Nor house nor tree was there, 
And there a rocky mountain rose, 

Barren, and bleak, and bare. 

And at its base a cavern yawn'd, 

No eye its depth may view, 
For in the moon-beam shining round, 

That darkness darker grew. 

Cold Horror crept through Margaret's blood, 

Her heart it paused with fear, 
When Rudiger approach'd the cave, 

And cried, — *■• Lo, I am here!" — 

A deep sepulchral sound the cave 
Return'd — " Lo, I am here!" — 

And black from out the cavern gloom 
Two giant arms appear. 


And Rudiger approach'd, and held 

The little infant nigh ; 
Then Margaret shriek'd, and gather'd then 

New powers from agony. 

And round the baby fast and close 

Her trembling arms she folds, 
And with a strong convulsive grasp 

The little infant holds. 

— " Now, help me, Jesus!" — loud she cries, 

And loud on God she calls ; 
Then from the grasp of Rudiger 

The little infant falls : 

And loud he shriek'd, for now his frame 
The huge black arms clasp'd round, 

And dragg'd the wretched Rudiger 
Adown the dark profound. 


No. XXXI. 



— *' O swift, and swifter far he speeds 

" Than earthly steed can run; 
'* But 1 hear not the feet of his courser fleet, 

" As he glides o'er the moorland dun."-— 

Lone was the strath where he crossed their path, 

And wide did the heath extend, 
The Knight in Green on that moor is seen 

At every seven years' end. 

And swift is the speed of his coal-black steed, 

As the leaf before the gale, 
But never yet have that courser's feet 

Been heard on hill or dale. 


But woe to the wight who meets the Green Knight, 

Except on his faulchion arm 
Spell-proof he bear, like the brave St. Clair,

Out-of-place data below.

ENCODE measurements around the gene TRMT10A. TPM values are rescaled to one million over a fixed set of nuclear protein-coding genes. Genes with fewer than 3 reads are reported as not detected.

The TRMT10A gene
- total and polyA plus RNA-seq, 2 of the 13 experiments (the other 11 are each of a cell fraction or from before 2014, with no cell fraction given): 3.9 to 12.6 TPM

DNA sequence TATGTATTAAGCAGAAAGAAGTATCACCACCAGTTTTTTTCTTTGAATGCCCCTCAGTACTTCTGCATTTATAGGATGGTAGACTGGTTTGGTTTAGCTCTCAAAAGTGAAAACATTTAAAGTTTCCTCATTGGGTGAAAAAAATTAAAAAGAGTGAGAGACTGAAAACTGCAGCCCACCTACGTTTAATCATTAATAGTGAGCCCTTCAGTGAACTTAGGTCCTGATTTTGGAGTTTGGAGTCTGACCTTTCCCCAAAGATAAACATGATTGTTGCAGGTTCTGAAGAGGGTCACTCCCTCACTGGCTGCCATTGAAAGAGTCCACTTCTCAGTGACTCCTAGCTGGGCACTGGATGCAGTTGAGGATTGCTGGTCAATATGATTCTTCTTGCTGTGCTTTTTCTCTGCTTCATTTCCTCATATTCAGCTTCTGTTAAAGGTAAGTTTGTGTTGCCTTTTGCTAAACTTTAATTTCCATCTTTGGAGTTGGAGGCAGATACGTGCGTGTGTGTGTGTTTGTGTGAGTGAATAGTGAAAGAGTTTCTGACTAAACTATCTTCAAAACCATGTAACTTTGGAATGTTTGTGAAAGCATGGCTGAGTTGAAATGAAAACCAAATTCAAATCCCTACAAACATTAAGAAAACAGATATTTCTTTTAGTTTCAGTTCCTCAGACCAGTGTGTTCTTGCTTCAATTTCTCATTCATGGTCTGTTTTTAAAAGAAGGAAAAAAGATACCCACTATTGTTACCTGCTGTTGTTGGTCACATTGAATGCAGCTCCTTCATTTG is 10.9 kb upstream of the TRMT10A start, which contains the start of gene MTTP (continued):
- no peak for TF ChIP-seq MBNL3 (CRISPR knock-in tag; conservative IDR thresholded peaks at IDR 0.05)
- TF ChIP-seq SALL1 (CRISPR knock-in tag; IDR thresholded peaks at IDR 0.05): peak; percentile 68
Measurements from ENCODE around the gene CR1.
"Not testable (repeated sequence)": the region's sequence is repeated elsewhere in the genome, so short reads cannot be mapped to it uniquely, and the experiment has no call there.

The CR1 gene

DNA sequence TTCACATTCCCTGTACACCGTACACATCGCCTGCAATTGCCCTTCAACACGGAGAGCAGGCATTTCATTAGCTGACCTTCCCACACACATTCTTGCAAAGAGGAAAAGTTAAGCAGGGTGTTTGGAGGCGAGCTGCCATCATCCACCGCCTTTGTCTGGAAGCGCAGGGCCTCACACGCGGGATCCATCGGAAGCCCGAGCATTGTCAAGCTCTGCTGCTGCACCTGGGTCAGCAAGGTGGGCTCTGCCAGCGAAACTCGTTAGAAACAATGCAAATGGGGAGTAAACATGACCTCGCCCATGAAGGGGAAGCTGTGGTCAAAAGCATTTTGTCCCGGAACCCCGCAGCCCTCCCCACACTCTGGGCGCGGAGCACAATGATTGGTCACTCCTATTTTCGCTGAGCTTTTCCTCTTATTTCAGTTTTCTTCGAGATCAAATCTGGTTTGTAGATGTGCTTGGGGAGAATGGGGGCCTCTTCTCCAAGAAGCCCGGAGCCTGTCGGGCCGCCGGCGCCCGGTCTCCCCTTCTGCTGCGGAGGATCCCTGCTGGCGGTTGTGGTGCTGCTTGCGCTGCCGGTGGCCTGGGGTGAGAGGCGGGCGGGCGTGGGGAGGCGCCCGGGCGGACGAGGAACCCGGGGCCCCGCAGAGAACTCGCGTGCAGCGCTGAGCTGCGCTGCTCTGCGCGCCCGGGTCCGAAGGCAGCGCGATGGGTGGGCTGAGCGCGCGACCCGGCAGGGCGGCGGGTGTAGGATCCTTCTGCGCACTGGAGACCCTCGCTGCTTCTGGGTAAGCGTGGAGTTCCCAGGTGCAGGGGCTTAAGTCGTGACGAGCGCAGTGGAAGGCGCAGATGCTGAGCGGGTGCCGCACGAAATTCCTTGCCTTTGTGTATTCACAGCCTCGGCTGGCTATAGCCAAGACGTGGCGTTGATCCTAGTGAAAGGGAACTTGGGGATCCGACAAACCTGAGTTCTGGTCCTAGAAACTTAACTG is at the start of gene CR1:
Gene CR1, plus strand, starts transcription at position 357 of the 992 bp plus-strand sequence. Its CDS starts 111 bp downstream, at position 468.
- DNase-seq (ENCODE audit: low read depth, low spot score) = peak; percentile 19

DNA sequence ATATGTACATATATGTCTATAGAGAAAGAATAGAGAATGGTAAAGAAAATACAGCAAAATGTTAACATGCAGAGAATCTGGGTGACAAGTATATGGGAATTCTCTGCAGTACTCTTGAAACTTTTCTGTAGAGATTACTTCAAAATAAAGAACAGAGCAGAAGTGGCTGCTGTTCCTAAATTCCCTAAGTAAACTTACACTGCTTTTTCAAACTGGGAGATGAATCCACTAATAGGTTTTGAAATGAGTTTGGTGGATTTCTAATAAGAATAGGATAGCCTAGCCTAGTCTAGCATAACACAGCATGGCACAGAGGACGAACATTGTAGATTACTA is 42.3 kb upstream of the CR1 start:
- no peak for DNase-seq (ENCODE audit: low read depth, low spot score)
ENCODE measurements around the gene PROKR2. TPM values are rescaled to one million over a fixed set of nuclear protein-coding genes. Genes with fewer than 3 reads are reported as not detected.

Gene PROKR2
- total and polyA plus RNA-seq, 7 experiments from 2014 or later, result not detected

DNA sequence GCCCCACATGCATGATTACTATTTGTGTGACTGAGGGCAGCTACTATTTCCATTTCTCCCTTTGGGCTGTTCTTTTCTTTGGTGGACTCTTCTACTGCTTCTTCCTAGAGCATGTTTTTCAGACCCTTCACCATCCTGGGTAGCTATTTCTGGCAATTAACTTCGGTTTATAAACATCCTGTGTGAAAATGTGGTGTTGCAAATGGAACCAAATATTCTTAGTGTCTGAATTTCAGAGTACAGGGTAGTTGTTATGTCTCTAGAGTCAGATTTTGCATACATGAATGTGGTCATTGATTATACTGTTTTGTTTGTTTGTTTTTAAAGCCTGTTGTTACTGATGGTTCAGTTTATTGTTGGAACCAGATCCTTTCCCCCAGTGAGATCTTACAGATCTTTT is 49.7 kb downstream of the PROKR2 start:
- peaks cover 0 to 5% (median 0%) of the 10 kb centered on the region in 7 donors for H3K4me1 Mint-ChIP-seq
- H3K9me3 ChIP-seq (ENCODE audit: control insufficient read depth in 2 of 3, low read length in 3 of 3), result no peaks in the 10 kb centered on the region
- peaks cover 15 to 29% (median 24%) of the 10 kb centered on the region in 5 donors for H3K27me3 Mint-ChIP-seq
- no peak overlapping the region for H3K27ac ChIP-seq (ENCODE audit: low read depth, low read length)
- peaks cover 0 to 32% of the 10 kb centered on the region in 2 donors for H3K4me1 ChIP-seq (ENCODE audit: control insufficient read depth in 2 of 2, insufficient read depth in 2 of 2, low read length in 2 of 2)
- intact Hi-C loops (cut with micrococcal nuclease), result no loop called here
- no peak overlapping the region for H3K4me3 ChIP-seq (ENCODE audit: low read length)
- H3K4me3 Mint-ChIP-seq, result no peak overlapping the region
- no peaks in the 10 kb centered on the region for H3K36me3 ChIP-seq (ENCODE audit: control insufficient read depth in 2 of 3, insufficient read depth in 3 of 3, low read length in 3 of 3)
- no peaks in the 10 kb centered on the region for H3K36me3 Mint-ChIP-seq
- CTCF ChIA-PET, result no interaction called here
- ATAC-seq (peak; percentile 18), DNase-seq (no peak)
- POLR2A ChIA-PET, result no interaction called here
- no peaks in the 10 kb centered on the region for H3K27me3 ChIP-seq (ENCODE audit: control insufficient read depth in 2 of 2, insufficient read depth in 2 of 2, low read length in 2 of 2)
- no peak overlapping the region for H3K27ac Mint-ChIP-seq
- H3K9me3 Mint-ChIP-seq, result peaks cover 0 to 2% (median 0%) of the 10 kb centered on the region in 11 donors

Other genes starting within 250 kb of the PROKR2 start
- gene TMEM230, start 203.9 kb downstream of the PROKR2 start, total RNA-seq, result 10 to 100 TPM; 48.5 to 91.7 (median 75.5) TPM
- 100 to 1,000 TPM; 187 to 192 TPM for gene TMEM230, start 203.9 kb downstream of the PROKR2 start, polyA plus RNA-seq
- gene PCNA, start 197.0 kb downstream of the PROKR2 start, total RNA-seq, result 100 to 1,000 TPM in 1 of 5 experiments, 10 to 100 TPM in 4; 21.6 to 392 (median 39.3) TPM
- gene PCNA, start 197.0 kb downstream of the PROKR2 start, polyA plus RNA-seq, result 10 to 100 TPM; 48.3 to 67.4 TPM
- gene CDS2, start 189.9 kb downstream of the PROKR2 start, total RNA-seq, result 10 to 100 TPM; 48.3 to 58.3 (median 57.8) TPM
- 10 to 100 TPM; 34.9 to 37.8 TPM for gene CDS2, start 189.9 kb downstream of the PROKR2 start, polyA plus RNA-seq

The holy Trefoil's charm ; 

For then shall fly his gifted eye, 

Delusions false and dim ; 
And each unbless'd shade shall stand pourtray'd 

In ghostly form and limb. 

O swift, and swifter far he speeds 

Than earthly steed can run ; 
— " He skims the blue air," said the brave St. Clair, 

" Instead of the heath so dun. 

" His locks are bright as the streamer's light, 

" His cheeks like the rose's hue ; 
" The Elfin-King, like the merlin's wing 

" Are his pinions of glossy blue." — 

— " No Elfin-King, with azure wing, 

" On the dark brown moor I see ; 
" But a courser keen, and a Knight in Green, 

"And full lair I ween is he. 


" Nor Elfin- King, nor azure wing, 
" Nor ringlets sparkling bright;" — ? 

Sir Geoffry cried, and forward hied 
To join the stranger Knight. 

He knew not the path of the lonely strath, 
Where the Elfin-King went his round ; 

Or he never had gone with the Green Knight on, 
Nor trode the charmed ground. 

How swift they flew ! no eye could view 

Their track on heath or hill ; 
Yet swift across both moor and moss 

St. Clair did follow still, 

And soon was seen a circle green, 

Where a shadowy wassel crew 
Amid the ring did dance and sing, 

In weeds of watchet blue. 

And the windlestrae,* so limber and gray, 

Did shiver beneath the tread 
Of the coursers' feet, as they rushed to meet 

The mortice of the dead. 

* Ryegrass. 


— " Come here, come here, with thy green feere, 

" Before the bread be stale; 
" To roundel dance with speed advance, 

'« And taste our wassel ale." — 

Then up to the Knight came a grizzly wight, 

And sounded in his ear, 
— '•« Sir Knight, eschew this goblin crew, 

" Nor taste their ghostly cheer." — 

The tabors rung, the lilts were sung, 
And the Knight the dance did lead ; 

But the maidens fair seem'd round him to stare, 
With eyes like the glassy bead. 

The glance of their eye, so cold and so dry, 

Did almost his heart appal ; 
Their motion is swift, but their limbs they lift 

Like stony statues all. 

Again to the Knight came the grizzly wight, 

When the roundel dance was o'er ; 
— ,4 Sir Knight, eschew this goblin crew, 

" Or rue for evermore."— 


But forward press'd the dauntless guest 

To the tables of ezlar red, 
And there was seen the Knight in Green, 

To grace the fair board head. 

And before that Knight was a goblet bright 

Of emerald smooth and green, 
The fretted brim was studded full trim 

With mountain rubies sheen. 

Sir Geoffry the Bold of the cup laid hold,